[accessibleimage] Re: Blind children drawing people

  • From: <ann@xxxxxxxxxxxxxxxxxxxx>
  • To: accessibleimage@xxxxxxxxxxxxx
  • Date: Mon, 30 Jan 2012 15:43:50 -0700

I wish you would post on the list because these perfectly understandable interpretations are very instructive. Or write to me off line if you really feel it is not appropriate for the list. Thanks, Ann

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-------- Original Message --------
Subject: [accessibleimage] Re: Blind children drawing people
From: "cpond" <cpond@xxxxxxxxx>
Date: Sun, January 29, 2012 9:14 pm
To: <accessibleimage@xxxxxxxxxxxxx>

Yes.  I do find it completely familiar, Amanda.  Ha, some funny mishaps on my part with which I won’t tangle up this list.  Write me off-line if you wish.  But, before you wrote your reasons for not drawing clothes on the figure, I had the question (your reason) in my mind.  Then when I read it, it felt like inner verdigo sort of.
When I had to study drafting of sorts, I could never for the life of me figure out how the tactile representations of three-D objects shown to me could be seen as such by the sighted.  Feel the three-D tactile drawing of a ball, a barrel, a cookie, a record, a cylinder, and other more complex figures and you’ll get the idea.  The drawing of a house looked—that is felt—absolutely Nothing like the three-D models of houses which I’ve handled.  The same goeth for some animals.  So, I merely memorized the generic shapes so I could duplicate various drawings when I had to on the raised kine drawing kit.  I varied the parameters, added subfigures together, but could never understand them visually.
IN some cases, I could never identify an object as it was drawn, but as soon as it was told me to me then limbic recognition flashed forth, like a blaze of lightning where before had reighned great darkness.
I’ve known people who lost their sight as adults, and they had no such challenges as these.
Sent: Sunday, January 29, 2012 10:39 PM
Subject: [accessibleimage] Re: Blind children drawing people
This brings back some interesting memories. I am blind from birth and found it easy to learn to draw sort of stick figures at an early age. Once I drew one in my mainstream class and the teacher immediately said, "Amanda, the person is upside-down." The head was pointed toward me, and I reasoned that there was neither up nor down on that flat paper and that if I lifted the edge closest to me so that the figure was standing up, it would be facing my direction and right-side-up. No one understood my reasoning.
Interestingly, my second drawing mishap took place at the Texas School for the Blind during a summer program. We were required to draw, and so I drew another bipedal figure. The staff then asked me to draw clothes on it. I tried to explain that this was impossible since the figure was flat and clothes had to wrap around a 3D body. Being six or seven years old I was not taken seriously.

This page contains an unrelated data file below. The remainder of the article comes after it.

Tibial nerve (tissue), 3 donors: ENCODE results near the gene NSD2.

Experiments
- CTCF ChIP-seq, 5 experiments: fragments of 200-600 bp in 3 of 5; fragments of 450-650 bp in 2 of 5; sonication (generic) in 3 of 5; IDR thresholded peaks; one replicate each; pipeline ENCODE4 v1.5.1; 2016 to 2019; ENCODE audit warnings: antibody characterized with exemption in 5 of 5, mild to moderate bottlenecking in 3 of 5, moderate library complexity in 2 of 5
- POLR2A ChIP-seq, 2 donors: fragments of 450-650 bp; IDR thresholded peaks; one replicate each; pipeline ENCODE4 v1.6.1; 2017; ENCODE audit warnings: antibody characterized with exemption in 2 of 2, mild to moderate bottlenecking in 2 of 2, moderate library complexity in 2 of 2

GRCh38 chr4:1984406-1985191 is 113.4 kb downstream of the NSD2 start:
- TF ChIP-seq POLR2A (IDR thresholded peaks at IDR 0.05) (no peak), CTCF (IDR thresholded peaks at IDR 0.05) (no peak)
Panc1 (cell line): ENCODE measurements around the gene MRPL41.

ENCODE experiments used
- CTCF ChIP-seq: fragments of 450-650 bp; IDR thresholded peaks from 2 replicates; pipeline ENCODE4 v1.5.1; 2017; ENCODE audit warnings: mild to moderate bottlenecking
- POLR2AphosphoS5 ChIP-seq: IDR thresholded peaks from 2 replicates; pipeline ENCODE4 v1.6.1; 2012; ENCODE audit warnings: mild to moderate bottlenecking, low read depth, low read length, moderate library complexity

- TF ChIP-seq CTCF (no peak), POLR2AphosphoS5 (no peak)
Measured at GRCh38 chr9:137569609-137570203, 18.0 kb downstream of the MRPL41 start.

Does anyone find any of this familiar?
----- Original Message -----
From: cpond
Sent: Sunday, January 29, 2012 9:14 PM
Subject: [accessibleimage] Re: Blind children drawing people
Many blind children (and also adults) cannot conceive drawing a three-dimensional object in a two-dimensional medium.  Whether it is a neurological, a developmental or comceptual block, this is so for many.  Three-dimensional visualizing, and more critically here the sense of sight being able to “see” in three dimensions must be learned within a narrow windows at an early time in the child’s life.  Else it doesn’t seem to take.
From: bmarek
Sent: Sunday, January 29, 2012 2:28 PM
Subject: [accessibleimage] Re: Blind children drawing people
It's probably silly to post a question and then to try and answer it but I, too, find the question intriguing. I work mainly with school-age children, where I am confronted with somewhat different challenges, like the request I had from a 10-year old who said: I can understand drawings of people standing but not when they are doing something. To help him and other children solve this "problem", I developed a resource which I call "Fleximan" but it only helps children understand what people look like when they sit, bend down, jump, do push-ups or somersaults, kick or throw a ball etc. but does not provide an answer to the question about how very young blind children draw people.  My feeling is that "tadpoles" may not be an obligatory stage in blind children's drawings. Drawing on plastic is much harder than drawing on paper so probably blind children do not start drawing as early as sighted kids, and, drawing a circle is not easy when you can't see so sth like a rectangle is more likely as the main part of a person's body. But I may be wrong
Boguslaw 'Bob' Marek
W dniu 29.01.2012 20:16, bmarek napisał(a):
Below I am copying a message from another list - a question from a friend in Australia.
Boguslaw 'Bob' Marek:
For a new project I am very interested to find out if you know of research or resources giving an insight in the drawing development of young blind children and if, like their sighted peers, they go through a period in which they draw so-called "tadpole drawings", basically a circle as the head and body in one, and then sticks as arms and legs?
kind regards,

Sonokids Australia


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